When Vampire Weekend told the crowds at Lollapalooza last summer a new album was nearly complete, people went absolutely bonkers. Not fake bonkers either — I saw two strangers hug immediately. It was to be the album to end the group’s six-year musical drought, and all in attendance were feeling particularly grateful that night.
Eight months later, they announced their fourth album, “Father of the Bride,” will be released May 3. Four singles from the record are out, with “Harmony Hall” and “Sunflower” providing a promising glimpse into Vampire Weekend circa 2019.
I had hoped to see lead singer Ezra Koenig’s particular brand of lyricism — observant, skeptical, aristocratic — make an appearance in their next album — and they delivered with “Harmony Hall.”
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“Harmony Hall” is lovely. It’s soft and layered with precise acoustic guitar that seems to float under Koenig’s voice, providing the ideal background music to accompany a hammock session. Beneath the sun-dappled effervescence, though, is a more somber commentary that Vampire Weekend fans are familiar with.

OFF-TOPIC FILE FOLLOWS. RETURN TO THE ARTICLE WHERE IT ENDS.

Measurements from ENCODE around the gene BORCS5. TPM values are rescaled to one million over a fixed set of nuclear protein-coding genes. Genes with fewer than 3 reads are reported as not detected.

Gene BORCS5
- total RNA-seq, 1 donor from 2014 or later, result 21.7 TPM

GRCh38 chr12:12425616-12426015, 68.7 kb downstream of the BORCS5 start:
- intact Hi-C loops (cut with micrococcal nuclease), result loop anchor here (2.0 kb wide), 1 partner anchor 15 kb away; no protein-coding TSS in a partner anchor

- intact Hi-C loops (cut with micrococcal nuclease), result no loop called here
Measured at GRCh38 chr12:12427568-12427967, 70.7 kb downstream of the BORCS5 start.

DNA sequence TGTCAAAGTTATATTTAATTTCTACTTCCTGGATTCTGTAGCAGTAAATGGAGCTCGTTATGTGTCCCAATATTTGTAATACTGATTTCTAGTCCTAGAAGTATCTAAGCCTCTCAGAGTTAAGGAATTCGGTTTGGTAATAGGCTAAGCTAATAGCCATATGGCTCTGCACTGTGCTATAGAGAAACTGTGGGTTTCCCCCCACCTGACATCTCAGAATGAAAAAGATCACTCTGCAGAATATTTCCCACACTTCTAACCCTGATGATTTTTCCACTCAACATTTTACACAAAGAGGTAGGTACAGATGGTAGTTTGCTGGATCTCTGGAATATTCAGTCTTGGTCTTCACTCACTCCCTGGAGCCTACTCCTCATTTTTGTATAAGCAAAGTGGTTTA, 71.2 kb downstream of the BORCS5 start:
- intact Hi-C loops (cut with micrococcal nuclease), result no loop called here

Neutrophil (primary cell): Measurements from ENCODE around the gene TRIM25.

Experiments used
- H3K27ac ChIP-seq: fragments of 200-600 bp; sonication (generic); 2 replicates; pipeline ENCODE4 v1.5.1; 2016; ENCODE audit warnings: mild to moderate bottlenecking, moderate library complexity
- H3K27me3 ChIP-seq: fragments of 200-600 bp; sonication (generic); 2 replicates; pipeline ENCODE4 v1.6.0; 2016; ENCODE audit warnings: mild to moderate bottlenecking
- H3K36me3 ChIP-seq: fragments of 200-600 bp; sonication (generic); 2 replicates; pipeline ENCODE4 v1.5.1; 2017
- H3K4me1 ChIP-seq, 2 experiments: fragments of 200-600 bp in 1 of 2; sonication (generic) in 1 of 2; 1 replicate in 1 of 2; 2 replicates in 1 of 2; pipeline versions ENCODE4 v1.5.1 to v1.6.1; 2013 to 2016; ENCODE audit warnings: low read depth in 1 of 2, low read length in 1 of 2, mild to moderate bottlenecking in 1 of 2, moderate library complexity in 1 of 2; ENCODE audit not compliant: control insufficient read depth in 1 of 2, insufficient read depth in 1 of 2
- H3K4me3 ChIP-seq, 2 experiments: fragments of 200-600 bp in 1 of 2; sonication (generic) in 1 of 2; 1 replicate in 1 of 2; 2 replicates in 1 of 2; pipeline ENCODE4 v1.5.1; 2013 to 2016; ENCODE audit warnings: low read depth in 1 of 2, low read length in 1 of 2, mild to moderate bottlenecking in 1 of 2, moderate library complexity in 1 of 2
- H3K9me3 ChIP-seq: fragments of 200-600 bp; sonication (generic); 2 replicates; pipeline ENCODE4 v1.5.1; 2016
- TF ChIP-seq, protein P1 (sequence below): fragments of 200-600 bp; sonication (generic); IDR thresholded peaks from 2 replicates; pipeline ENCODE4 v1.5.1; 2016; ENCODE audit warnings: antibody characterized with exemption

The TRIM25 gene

When Koenig sings, “And the stone walls of Harmony Hall bear witness / Anybody with a worried mind could never forgive the sight / Of wicked snakes inside a place you thought was dignified / I don’t wanna live like this, but I don’t wanna die,” he is touching on the existential disillusionment all of us feel at some point or another, brilliantly disguised in the buoyancy of the strumming.
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One of the more recent singles, “Sunflower,” features guitarist Steve Lacy of the band The Internet (the first featured artist Vampire Weekend has ever included on an album), who adds a sharp level of grooviness that is somewhat new to the band but fits like a glove.
What “Sunflower” has in funk, it matches in philosophy. Koenig gives us a brief peek into his arbitrary but keen contemplation with, “Strange thought upon the pillow / ‘What day demands a date?’” He then admits, “Well, I don’t know,” then laughs on-track.
The singles are decidedly less busy than their forefathers like “A-Punk” and “Cousins,” but we can probably take that as a byproduct of Vampire Weekend’s six-year maturation period. If these tunes signal what else is to come from “Father of the Bride,” the wait for May 3 will be a brutal one.